Sometimes people latch on to a few statements made by Paul in 1 Cor. 7 and read into them more than they should in that they feel Paul is there giving uninspired advice or giving only his own judgment or opinion apart from any direction of the Spirit.  For example, Paul says in verse 12, "I, not the Lord, say," (NKJV) and then in verse 25 he says, "I have no commandment from the Lord; yet I give judgment as one whom the Lord in his mercy has made trustworthy." (1 Cor. 7:25 NKJV)  Well, is Paul trustworthy or not?  He closes this very chapter with these words, "According to my judgment—and I think I also have the Spirit of God." (1 Cor. 7:40 NKJV)  Do you think Paul had the Spirit of God?  Do you think he was questioning himself by making that statement?  You know better.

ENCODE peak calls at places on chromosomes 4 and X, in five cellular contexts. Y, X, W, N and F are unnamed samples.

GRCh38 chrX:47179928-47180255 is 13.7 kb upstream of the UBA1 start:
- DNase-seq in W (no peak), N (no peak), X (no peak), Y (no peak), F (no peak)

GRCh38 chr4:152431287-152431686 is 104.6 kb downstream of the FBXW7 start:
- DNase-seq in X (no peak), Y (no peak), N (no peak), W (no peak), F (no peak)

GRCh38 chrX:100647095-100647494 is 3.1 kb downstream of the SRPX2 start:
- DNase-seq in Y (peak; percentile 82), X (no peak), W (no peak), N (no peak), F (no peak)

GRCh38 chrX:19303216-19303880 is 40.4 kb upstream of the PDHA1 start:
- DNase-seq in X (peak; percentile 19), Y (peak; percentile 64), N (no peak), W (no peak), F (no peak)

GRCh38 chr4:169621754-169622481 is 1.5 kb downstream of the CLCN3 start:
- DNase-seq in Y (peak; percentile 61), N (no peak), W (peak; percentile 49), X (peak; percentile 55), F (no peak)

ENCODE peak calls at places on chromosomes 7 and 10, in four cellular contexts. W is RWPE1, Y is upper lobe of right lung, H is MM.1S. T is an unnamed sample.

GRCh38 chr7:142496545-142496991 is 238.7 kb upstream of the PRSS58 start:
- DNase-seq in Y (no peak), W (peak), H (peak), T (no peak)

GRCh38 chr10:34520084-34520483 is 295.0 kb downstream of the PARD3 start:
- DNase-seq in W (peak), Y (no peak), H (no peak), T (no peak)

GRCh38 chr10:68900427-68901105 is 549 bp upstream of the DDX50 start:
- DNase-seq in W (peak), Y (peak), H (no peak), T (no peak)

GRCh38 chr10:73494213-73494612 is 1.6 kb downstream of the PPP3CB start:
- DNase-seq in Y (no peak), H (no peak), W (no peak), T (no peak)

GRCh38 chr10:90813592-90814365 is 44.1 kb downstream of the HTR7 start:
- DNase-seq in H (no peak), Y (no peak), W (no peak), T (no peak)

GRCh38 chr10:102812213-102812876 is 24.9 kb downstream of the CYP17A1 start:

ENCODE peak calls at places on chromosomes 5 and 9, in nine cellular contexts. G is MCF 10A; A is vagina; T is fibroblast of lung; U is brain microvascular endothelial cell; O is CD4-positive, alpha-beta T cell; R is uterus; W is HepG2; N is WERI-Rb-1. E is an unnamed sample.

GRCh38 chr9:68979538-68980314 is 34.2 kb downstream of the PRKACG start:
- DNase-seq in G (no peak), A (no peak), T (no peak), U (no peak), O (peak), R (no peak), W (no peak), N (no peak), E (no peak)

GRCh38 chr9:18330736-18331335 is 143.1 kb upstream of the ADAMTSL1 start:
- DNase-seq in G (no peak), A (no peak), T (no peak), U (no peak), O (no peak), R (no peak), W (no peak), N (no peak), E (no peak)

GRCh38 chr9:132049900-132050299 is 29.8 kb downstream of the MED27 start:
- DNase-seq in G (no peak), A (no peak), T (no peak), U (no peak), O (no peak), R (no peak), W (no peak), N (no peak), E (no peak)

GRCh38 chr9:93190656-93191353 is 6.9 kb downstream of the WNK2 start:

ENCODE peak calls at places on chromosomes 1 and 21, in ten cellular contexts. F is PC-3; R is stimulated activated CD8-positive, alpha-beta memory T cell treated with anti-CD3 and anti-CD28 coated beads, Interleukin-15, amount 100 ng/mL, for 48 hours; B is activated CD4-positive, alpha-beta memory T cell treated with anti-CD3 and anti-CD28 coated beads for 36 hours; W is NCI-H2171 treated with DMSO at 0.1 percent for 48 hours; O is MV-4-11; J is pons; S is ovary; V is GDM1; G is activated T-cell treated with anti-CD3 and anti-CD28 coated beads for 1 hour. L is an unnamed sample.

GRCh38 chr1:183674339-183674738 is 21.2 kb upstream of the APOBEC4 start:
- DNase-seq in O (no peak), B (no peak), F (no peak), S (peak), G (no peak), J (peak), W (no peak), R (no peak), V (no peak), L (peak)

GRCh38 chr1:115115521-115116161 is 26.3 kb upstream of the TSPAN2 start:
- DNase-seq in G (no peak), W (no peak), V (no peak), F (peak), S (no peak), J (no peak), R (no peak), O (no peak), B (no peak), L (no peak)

Here is the bind that those get themselves into when they begin questioning scripture and taking some of it as inspired and other parts of it as not inspired—how do you decide which is which?  Are you that all wise and knowing so that you can declare beyond doubt that this scripture is inspired while that one is not?  How do the rest of us know you are that smart, even God-like, in your declarations?  How did you come to possess these mighty powers of discernment?  Maybe showing us a miracle would help the rest of us build confidence in you.  In New Testament times miracles were performed to confirm the word as being from God (Heb. 2:1-4).  We need confirmation of like nature if you are going to start cutting out scripture from the Bible for proof is needed that your word is from God when you do such cutting.   After all, you will be giving us a new Bible when your cutting is done.